By Jeff Brown
“Information sharing” is one of the most powerful tools organizations can use against cyber threats that can erupt without warning and cause disruption worldwide.
Once an organization—any organization, whether public or private sector—spots the tell-tale patterns of a new attack, alerting other organizations of these warning signs can help halt the spread in its tracks. However, proactive information sharing is only as good as the underlying mechanism used to share it.
In the defense industrial base (DIB), formalized policies and procedures for information sharing between organizations − and with the Pentagon − go back nearly a decade. And they’re working, to a degree. Hacking major defense contractors or the Department of Defense is no easy task, and industry members actively cooperate to ensure it stays that way.
But, in the past decade, information-sharing practices have left behind a vital part of the DIB: small- and medium-sized partners. It’s one of the major problems with cybersecurity today. We all know we need to share, and we all say we want to, but a significant part of the supply chain is left out for structural − not policy − reasons.
These information sharing mechanisms assume that participants have sophisticated operations in place, with sufficient personnel on hand to vet, assess, and produce cyber threat data and implement pertinent countermeasures via a sophisticated security infrastructure. Small- and medium-sized businesses rarely have these capacities. They can neither contribute to, nor ingest the data the way it is currently produced and shared.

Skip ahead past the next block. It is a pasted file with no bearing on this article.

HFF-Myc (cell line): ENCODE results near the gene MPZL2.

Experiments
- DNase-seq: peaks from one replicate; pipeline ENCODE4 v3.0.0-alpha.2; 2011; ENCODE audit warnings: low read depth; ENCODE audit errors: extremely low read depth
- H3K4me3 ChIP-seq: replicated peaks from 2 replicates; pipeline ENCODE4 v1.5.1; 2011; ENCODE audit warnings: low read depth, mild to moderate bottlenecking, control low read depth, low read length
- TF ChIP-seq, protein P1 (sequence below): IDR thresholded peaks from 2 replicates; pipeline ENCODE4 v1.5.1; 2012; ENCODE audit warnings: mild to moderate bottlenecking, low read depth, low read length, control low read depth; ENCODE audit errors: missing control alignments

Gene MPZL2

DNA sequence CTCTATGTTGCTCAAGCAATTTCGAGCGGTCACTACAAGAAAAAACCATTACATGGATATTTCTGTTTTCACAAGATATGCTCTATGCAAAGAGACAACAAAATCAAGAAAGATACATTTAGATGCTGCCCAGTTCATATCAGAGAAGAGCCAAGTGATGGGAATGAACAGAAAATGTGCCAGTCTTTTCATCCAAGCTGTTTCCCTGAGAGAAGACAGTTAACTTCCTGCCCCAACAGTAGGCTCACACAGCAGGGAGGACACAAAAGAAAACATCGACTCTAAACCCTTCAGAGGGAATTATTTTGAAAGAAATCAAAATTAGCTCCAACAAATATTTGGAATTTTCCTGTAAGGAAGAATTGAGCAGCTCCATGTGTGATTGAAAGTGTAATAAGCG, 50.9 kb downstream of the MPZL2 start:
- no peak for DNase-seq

However, leaving out small- and medium-sized businesses leaves everyone at risk. These companies are embedded into the defense supply chain where they’re sources of innovation and new technologies themselves, as well as holding much of the same critical information attackers are failing to get from the larger companies. As a result, attackers are targeting smaller suppliers, perceiving them, rightly or wrongly, as an easier way to get to the same critical data they can no longer get from the larger companies.
The problem is compounded by a culture of secrecy where many of those who produce the valuable data place more emphasis on keeping what they know confidential than on helping protect the broader, less capable industrial base. Where to draw the line between secrecy and sharing can be debated with good arguments on both sides. But, until institutions collectively find a better balance, cyber criminals and nation-state industrial espionage forces will continue to exploit this vulnerability. They know that small- and medium-sized businesses may never get the word on an attack the large companies have already detected and stopped.
So, how do we close the gap? Our smaller partners need an automated system that does the network defense for them − something that protects them without anyone needing to think about it. A system patterned after the antivirus model could work, even if it applies to different matters, such as blocking the domains or IP addresses of a cyber-attack campaign’s command-and-control channels.
The Pentagon should help us partner with industry to create a broader information-sharing environment tailored to small and medium businesses that is both affordable and passive. It should be focused on attacker command-and-control channels to make it suitable for a perimeter or cloud activity. Such a system might not be well suited for the most sensitive data, but the benefit of sharing most of the data more broadly outweighs the downside of withholding the 10 percent that’s too sensitive for wide dissemination.
Jeff Brown serves as the Vice President and Chief Information Security Officer for Raytheon Company (NYSE: RTN), with over 30 years of experience in the Communications and Information Technology field.